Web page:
DNF

“Judge less, Love more”

Since: Apr 07

Born in Newark Ohio

#116 Aug 25, 2013
Willothewisp wrote:
Not conflating or configuring anything. They can rule on discrimination based on sexual orientation, and over a photograph. The issue was a Christian photographer who did not want to photograph their "commitment ceremony". The Supremes found it easy to rule on that:
" In refusing to photograph the ceremony, Elane Photography violated the New Mexico Human Rights Act in the same way that it would have if the company had refused to photograph an inter-racial wedding, the New Mexico Supreme Court said."
"Justice Richard C. Bosson, writing in concurrence, said that the case “provokes reflection on what this nation is all about, its promise of fairness, liberty, equality of opportunity, and justice.” In addition, the case “teaches that at some point in our lives all of us must compromise, if only a little, to accommodate the contrasting values of others. A multicultural, pluralistic society, one of our nation’s strengths, demands no less.”
Seems that coming to a decision on a photography studio for these reasons and not deciding on the same grounds for SSM is the height of...Sorry, am at a loss for words. Seems that politics has left a nasty taste in my mouth. The irony is incredible.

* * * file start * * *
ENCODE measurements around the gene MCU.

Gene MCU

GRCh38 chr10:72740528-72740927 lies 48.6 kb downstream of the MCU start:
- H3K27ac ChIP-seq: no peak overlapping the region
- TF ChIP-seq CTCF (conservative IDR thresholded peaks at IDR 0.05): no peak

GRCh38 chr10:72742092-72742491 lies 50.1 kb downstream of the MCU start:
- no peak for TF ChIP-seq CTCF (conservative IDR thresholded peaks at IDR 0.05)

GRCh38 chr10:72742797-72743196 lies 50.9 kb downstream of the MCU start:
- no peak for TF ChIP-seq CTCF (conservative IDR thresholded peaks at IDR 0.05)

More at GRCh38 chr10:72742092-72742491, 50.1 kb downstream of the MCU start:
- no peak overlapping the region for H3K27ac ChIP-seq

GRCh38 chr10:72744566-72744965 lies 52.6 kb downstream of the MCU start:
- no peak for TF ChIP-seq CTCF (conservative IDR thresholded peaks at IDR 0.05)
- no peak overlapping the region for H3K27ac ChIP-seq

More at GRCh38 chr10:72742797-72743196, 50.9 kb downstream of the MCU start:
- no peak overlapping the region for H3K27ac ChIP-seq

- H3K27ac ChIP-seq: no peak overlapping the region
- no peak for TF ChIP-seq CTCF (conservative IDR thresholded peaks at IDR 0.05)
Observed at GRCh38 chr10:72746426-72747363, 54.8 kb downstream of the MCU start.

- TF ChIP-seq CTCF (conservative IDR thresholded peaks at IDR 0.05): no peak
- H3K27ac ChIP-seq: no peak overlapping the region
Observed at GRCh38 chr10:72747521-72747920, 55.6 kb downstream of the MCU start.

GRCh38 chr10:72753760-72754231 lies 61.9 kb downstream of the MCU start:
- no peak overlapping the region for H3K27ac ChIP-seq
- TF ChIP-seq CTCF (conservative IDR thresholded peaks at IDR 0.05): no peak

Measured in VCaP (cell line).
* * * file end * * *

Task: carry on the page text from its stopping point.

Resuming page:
So the Supremes seem able to rule on whether a couple has a right to have their ceremony photographed without being the subject of discrimination. But the legality of SSM which the Supremes could have approved on the same basic grounds is not to be.
Sorry for my political naivete and my cynical sense of the absurd.
no apologies needed. And FYI I live in a State that elected for governor the CEO of a Medical group who oversaw the biggest medicare scam in the nations history.

Wanna talk the irony of government paying for the best and the brightest in that situation!

oy vey
What

Albuquerque, NM

#117 Aug 26, 2013